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The Daily Agenda for Saturday, April 13

Jim Burroway

April 13th, 2013

TODAY’S AGENDA:
Events This Weekend: AIDS Walk, Belmont, NC; Women’s Fest 2013, Camp Rehoboth, DE; AIDS Walk, Cincinnati, OH; AIDS Walk, Des Moines, IA; AIDS Walk, Honolulu, HI; AIDS Walk, Las Vegas, NV; Miami Beach Pride, Miami, FL; Ride for AIDS, Pasadena, CA; Gay Snow Happening, Solden, Austria; Tallahassee Pride, Tallahassee, FL.

TODAY IN HISTORY:
State Department Fires 425 Gays: 1953. The Associated Press carried this update to the ongoing quest to rid the State Department of its gay employees:

“Homosexual proclivities” led to the dismissal of 425 State Department employees since 1947, the director of the department’s office of security, John Ford, told the House Appropriations Committee yesterday. He said many cases are still pending.

First Congressional Hearing on AIDS: 1982. It had been ten months since the Centers for Disease Control first alerted the world about a strange constellation of diseases which had been striking down otherwise healthy gay men (see Jun 5). By the end of 1982, more than 300 would die nationwide out of 800 cases reported to the CDC. Yet the news media remained mostly silent. The New York Times had written only two articles in all of 1981, while Time and Newsweek didn’t get around to writing their first stories until six months after the CDC’s first report.

And as long as the media remained silent, there would be no pressure on the U.S government to fully fund the National Institutes of Health and the CDC to battle the new epidemic. President Ronald Reagan was spending his first year in office implementing massive cuts at the NIH and CDC. When adjusted for inflation, the NIH’s budget for 1981 actually declined by 5.6%, and its purchasing power dropped by another 6.1% in 1982.  Reagan’s budget slashed 1,000 research grants from the NIH and reduced the size of the Epidemiological Intelligence Service, whose job it was to track the spread of diseases. The administration’s budget for the CDC also was not enough to keep pace with inflation.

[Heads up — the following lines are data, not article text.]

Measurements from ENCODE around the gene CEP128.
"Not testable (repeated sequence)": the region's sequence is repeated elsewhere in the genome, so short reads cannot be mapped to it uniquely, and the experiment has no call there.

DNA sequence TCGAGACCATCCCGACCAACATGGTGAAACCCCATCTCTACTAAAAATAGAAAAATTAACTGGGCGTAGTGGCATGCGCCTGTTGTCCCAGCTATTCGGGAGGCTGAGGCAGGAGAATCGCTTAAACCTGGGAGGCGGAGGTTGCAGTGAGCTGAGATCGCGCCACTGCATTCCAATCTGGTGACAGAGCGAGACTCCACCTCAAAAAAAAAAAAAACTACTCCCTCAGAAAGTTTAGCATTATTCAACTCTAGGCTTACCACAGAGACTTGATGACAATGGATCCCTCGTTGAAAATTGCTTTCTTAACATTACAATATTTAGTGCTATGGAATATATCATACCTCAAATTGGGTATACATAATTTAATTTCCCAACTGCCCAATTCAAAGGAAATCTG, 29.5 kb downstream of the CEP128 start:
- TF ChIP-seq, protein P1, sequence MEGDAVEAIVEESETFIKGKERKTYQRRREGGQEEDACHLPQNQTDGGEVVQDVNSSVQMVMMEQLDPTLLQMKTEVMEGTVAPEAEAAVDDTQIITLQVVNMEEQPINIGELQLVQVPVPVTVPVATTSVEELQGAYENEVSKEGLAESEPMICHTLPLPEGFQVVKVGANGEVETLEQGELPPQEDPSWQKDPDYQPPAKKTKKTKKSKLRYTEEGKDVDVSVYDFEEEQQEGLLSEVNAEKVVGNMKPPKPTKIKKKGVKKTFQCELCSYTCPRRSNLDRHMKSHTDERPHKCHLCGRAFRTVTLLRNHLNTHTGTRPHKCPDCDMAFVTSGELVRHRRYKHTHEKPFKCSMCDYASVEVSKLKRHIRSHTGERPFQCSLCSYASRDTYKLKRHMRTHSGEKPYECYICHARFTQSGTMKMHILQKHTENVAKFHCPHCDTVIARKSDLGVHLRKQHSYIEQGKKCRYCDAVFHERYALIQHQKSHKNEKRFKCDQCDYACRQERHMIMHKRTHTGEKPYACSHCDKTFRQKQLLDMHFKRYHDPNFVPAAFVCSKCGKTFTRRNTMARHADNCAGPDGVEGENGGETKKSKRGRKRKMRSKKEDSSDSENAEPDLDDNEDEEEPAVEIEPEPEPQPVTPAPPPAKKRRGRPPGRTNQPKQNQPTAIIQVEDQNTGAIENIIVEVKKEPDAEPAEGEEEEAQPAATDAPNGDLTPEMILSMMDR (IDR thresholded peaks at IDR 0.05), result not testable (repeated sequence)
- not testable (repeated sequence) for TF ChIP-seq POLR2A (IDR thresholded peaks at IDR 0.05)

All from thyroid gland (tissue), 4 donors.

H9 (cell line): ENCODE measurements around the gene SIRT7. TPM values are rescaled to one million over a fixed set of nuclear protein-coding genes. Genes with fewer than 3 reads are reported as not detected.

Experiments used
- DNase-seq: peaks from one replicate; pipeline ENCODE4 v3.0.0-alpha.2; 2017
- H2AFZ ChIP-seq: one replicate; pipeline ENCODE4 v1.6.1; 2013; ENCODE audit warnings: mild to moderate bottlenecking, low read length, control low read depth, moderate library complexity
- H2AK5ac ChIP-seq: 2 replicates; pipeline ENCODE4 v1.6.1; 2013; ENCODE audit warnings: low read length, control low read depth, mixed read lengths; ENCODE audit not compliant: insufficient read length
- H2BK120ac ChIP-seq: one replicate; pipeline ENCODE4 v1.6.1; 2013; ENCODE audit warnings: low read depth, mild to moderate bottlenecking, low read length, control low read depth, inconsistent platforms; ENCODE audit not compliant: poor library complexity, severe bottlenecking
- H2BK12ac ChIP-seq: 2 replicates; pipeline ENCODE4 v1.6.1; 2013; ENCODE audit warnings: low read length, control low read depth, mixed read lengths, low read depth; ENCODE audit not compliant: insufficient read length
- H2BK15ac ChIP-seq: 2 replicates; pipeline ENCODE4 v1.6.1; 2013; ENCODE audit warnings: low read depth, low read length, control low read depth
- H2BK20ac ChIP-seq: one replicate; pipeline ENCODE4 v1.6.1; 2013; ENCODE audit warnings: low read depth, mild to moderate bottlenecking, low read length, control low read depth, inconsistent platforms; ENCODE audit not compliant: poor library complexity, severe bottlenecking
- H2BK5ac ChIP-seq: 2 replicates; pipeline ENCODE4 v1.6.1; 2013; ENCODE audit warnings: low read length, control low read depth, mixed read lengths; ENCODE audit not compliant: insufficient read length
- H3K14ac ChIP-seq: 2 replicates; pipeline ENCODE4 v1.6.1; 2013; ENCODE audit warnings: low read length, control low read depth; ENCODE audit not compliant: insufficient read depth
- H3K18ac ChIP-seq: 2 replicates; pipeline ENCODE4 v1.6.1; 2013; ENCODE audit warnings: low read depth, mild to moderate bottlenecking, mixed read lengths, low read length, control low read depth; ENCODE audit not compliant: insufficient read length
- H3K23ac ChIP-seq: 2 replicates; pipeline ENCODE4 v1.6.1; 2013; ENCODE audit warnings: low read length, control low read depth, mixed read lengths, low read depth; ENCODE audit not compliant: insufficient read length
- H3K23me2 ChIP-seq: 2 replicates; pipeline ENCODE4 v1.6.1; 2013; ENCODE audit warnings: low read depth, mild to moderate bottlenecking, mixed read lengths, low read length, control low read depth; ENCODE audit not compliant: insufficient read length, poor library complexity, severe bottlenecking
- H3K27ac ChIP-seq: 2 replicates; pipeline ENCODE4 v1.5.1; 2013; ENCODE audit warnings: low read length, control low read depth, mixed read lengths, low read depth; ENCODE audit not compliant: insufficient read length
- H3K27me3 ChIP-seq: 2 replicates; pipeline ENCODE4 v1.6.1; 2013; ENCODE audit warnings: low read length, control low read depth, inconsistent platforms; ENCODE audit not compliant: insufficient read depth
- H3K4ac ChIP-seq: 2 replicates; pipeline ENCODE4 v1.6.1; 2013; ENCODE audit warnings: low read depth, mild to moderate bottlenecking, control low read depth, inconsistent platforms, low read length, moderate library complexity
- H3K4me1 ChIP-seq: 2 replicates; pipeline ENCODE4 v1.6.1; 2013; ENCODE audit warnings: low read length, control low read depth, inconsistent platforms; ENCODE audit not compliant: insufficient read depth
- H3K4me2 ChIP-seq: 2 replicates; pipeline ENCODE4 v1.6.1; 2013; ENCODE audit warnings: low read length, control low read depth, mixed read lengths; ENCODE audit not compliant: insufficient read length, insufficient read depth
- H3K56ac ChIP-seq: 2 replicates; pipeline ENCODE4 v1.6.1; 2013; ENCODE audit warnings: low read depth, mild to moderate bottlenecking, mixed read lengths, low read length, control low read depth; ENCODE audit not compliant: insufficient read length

Rep. Henry Waxman (D-CA), whose Los Angeles Congressional district was heavily impacted by the epidemic, chaired the House Subcommittee on Health and the Environment. To call attention to the Administration’s woefully inadequate response to this new disease — it still didn’t have a name; it was known as either GRID (gay-related immune deficiency) or by the opportunistic infections that were associated with it (Pneumocystis pneumonia, Kaposi’s Sarcoma, etc.) — Waxman held the first Congressional hearing on the topic, and he chose the Gay and Lesbian Community Services Center in Hollywood as the hearing’s venue. Waxman began:

I want to be especially blunt about the political aspects of Kaposi’s sarcoma. This horrible disease afflicts members of one of the nation’s most stigmatized and discriminated against minorities, The victims are not typical Main Street Americans. They are gays, mainly from New York, Los Angeles, and San Francisco. There is not doubt in my mind that, if the disease had appeared among Americans of Norwegian descent, or among tennis players, rather than gay males, the responses of both the government and the medical community would have been different. Legionnaire’s disease hit a group of predominantly white, heterosexual middle-aged members of the American Legion. The respectability of the victims brought them a degree of attention and funding for research and treatment far greater than that made available so for to the victims of Kaposi’s sarcoma.

I want to emphasize the contrast, because the more popular Legionnaire’s disease affected fewer people and proved less likely to be fatal. What society judged was not the severity of the disease but the social acceptability of the individuals affected with it. … I intend to fight any effort by anyone at any level to make public health policy regarding Kaposi’s sarcoma or any other disease on the basis of his or her personal prejudices regarding other people’s sexual preferences or life-styles.